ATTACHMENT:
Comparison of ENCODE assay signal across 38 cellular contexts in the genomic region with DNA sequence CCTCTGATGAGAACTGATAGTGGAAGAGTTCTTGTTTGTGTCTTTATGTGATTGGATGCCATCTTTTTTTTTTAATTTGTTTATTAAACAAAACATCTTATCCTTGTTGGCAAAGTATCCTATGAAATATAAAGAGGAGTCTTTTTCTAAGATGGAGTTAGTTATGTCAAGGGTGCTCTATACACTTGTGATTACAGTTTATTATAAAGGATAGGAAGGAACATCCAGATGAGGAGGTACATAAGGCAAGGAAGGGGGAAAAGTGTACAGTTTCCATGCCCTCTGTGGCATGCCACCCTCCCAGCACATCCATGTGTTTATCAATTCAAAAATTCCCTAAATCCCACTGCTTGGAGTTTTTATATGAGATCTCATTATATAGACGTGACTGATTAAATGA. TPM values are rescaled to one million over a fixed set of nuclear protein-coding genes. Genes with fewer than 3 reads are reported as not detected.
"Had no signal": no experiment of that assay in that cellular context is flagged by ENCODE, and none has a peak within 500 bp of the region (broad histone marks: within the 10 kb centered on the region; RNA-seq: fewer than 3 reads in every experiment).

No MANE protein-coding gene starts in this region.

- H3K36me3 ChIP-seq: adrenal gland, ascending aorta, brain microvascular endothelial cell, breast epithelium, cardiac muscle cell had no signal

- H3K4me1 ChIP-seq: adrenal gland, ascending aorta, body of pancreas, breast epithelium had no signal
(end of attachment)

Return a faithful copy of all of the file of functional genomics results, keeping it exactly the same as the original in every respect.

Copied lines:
Comparison of ENCODE assay signal across 38 cellular contexts in the genomic region with DNA sequence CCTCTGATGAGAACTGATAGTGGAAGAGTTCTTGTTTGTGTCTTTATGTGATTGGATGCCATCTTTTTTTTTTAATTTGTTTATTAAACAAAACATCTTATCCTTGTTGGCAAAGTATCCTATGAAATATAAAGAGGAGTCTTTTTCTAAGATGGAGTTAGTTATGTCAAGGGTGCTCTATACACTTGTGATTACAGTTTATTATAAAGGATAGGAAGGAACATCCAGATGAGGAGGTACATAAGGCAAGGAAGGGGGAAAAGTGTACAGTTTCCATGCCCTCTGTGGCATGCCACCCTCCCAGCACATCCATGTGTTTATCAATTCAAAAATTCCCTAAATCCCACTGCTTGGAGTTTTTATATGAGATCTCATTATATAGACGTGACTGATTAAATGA. TPM values are rescaled to one million over a fixed set of nuclear protein-coding genes. Genes with fewer than 3 reads are reported as not detected.
"Had no signal": no experiment of that assay in that cellular context is flagged by ENCODE, and none has a peak within 500 bp of the region (broad histone marks: within the 10 kb centered on the region; RNA-seq: fewer than 3 reads in every experiment).

No MANE protein-coding gene starts in this region.

- H3K36me3 ChIP-seq: adrenal gland, ascending aorta, brain microvascular endothelial cell, breast epithelium, cardiac muscle cell had no signal

- H3K4me1 ChIP-seq: adrenal gland, ascending aorta, body of pancreas, breast epithelium had no signal